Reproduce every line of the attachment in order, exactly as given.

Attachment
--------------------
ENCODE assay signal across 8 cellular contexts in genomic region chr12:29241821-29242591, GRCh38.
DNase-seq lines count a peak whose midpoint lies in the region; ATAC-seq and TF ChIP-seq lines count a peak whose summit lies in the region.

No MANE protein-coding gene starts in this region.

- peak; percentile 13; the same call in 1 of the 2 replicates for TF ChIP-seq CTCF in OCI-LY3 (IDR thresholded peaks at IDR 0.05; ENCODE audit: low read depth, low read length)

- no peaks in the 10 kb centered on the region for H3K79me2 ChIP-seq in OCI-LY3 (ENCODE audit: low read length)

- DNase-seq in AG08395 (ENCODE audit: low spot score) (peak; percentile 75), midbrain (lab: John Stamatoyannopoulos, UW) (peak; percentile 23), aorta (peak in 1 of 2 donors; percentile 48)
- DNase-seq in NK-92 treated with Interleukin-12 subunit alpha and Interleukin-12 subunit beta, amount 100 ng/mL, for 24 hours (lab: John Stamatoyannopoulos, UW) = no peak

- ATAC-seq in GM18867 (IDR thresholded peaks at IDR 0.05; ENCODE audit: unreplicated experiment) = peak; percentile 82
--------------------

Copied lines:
ENCODE assay signal across 8 cellular contexts in genomic region chr12:29241821-29242591, GRCh38.
DNase-seq lines count a peak whose midpoint lies in the region; ATAC-seq and TF ChIP-seq lines count a peak whose summit lies in the region.

No MANE protein-coding gene starts in this region.

- peak; percentile 13; the same call in 1 of the 2 replicates for TF ChIP-seq CTCF in OCI-LY3 (IDR thresholded peaks at IDR 0.05; ENCODE audit: low read depth, low read length)

- no peaks in the 10 kb centered on the region for H3K79me2 ChIP-seq in OCI-LY3 (ENCODE audit: low read length)

- DNase-seq in AG08395 (ENCODE audit: low spot score) (peak; percentile 75), midbrain (lab: John Stamatoyannopoulos, UW) (peak; percentile 23), aorta (peak in 1 of 2 donors; percentile 48)
- DNase-seq in NK-92 treated with Interleukin-12 subunit alpha and Interleukin-12 subunit beta, amount 100 ng/mL, for 24 hours (lab: John Stamatoyannopoulos, UW) = no peak

- ATAC-seq in GM18867 (IDR thresholded peaks at IDR 0.05; ENCODE audit: unreplicated experiment) = peak; percentile 82